There is so much saturation in art, and everything, nowadays. Everyone and every company is releasing something new at an alarming rate. If this is the case, how can we really dig into and appreciate anything? The technological advances of our day make it quite simple to make the newest, greatest, best thing. But maybe the limitations of the past were an advantage. If something took a lot of effort to create, the quality had to be there. Being prolific seems to be of top priority in order to stay relevant in whatever social media algorithm is changing that week. I’m here to remind us that that old phrase “quality over quantity” is still true. I want to really take my time in my writing projects and produce small pieces here and there that express my perspective to the best of my ability. to some it up, I just would like to write along the way without this insane publication, prolificacy, perfection pressure.
The pressure does me in. It’s what stops me. I implode with all the ideas in my head but no action to create them, but I psych myself out with the need to create a lot and post post post, but then I also need to create perfectly and eliminate the drafting process. I’ve come to resent the drafting process lately, even when, in reality, it’s at the heart of art itself. I’m scaling back again and reminding myself that step one is getting words on the page. That’s it. Multiple drafts don’t happen at once. This battle with a combination of perfectionism and fear of missing out has silenced me. It amounts to fear. I’ve had it with being scared of my own craft, and I’ve begun to take the first steps to change that. I’ve come to realize that although remaining silent has become comfortable for me, I think it scares me more than any of this.
I’m going in afraid.
Bravery as an artist means creating anyway. Busy? Create anyway. Unmotivated? Create anyway. Scared? Create anyway. Not because we have to, because we truly desire to. Remember that passion when you first started? I do, too. Let’s get back to that. What can stop us, right? Yes, fear exists, and it really clutches at us once it makes a home in our head. For me, my fear could be best described in lyrics to one of my favorite songs:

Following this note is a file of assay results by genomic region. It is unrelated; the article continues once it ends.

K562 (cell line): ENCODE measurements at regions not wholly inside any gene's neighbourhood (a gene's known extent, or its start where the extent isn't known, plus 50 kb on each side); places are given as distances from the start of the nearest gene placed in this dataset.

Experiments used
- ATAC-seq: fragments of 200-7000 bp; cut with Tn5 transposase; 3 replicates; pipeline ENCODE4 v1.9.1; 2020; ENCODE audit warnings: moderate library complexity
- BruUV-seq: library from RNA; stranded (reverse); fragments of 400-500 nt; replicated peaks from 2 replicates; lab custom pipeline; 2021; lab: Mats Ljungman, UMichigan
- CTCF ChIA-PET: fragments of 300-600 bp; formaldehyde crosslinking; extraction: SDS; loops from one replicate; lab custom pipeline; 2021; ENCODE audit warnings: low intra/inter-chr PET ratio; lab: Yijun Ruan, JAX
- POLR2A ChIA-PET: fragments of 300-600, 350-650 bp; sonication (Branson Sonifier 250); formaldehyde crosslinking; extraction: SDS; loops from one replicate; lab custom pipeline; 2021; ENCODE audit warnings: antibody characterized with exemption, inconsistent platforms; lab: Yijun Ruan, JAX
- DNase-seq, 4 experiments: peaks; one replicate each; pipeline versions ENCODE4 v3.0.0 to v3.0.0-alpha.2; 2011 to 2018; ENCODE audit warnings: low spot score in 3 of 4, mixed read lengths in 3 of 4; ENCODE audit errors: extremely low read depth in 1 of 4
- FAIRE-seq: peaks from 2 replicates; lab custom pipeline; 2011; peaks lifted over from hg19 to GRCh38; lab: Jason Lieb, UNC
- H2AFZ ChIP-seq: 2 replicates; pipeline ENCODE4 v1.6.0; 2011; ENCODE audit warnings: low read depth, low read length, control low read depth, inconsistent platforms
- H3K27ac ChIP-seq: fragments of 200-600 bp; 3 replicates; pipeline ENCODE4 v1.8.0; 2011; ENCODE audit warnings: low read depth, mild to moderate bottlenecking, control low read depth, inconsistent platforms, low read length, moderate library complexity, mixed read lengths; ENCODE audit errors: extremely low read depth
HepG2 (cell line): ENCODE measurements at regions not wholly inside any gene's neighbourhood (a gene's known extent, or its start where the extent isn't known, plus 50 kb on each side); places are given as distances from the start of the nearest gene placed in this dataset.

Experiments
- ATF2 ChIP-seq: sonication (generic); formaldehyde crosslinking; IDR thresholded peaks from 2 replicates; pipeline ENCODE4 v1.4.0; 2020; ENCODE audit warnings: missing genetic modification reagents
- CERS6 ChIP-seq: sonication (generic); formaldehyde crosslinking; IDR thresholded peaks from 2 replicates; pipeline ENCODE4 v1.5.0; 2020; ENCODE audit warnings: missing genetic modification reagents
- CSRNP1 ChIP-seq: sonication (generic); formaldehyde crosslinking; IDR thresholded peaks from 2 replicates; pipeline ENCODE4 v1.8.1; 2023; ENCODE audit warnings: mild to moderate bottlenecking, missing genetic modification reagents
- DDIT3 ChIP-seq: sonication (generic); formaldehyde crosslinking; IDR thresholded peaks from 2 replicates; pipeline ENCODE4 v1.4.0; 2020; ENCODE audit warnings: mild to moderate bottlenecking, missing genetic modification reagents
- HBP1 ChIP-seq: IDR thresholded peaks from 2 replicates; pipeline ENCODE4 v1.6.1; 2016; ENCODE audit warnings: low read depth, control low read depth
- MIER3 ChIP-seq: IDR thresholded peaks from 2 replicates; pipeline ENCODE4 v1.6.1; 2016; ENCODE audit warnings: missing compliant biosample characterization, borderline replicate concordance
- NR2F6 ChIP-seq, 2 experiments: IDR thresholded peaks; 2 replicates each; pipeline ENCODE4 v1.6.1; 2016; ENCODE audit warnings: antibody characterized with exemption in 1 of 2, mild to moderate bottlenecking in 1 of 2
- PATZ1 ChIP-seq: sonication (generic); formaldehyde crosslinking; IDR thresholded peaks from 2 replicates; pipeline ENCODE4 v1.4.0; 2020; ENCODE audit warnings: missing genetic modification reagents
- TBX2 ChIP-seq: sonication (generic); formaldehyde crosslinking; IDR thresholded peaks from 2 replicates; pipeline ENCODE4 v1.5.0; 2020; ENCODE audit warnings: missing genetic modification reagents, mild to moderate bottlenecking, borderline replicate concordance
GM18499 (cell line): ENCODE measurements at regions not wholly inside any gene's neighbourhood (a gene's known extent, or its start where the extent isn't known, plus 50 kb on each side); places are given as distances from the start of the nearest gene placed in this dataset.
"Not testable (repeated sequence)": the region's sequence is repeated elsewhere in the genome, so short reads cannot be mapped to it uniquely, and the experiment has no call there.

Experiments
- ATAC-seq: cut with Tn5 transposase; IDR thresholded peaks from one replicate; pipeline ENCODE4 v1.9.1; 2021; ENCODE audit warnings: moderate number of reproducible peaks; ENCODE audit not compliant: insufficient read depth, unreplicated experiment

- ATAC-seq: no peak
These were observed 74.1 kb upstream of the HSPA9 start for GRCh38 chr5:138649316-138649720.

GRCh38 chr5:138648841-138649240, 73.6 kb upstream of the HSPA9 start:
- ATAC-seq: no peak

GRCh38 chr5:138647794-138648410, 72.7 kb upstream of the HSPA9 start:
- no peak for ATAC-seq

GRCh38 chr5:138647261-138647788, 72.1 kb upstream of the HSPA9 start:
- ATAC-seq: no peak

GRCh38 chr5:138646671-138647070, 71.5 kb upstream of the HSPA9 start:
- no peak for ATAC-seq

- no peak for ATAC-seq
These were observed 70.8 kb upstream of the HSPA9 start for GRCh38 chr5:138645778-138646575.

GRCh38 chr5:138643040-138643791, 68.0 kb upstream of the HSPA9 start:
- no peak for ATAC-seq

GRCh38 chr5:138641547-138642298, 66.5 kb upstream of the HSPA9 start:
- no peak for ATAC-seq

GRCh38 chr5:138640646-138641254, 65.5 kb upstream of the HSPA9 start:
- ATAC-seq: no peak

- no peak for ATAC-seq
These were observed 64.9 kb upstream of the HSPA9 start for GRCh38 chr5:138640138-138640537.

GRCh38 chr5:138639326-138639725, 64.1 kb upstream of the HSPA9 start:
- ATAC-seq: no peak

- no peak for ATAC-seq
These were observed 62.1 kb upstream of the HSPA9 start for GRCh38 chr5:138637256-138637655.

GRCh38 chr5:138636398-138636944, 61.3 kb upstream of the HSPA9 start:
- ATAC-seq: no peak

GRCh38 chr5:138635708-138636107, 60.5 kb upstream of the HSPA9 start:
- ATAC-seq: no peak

“Staring at the blank page before you.” -Natasha Bedingfield, “Unwritten”
The thing about this song, though, is it’s not about being afraid, but freedom within the act of creation. I can choose the approach I take the next time I’m in front of my notebook: I can embrace the fact that the clean page is about to get beautifully messy.
When approaching my novel-in-progress, Caspertown, I’m learning to be intentional in suppressing the fear that has kept me from this story for so long and immersing myself in my message and the perspective I want to offer. That’s what counts. First and foremost, I want to offer that perspective to myself within the process, so that there isn’t room for fear. That’s something else I’m learning: for art to serve others, it must first serve the artist. There is so much tangled up in art that we as artists need to untangle to let the message shine through.
My encouragement to you today is to create. Paint the first stroke. Write the first word. Dance the first step. Sing the first note. Read the first line. And so many other firsts to come. I leave you with some wise words fitting for this topic (and in my case, quite a great role model):
“Courage is resistance to fear, mastery of fear–not absence of fear.”
Much Love, Quinn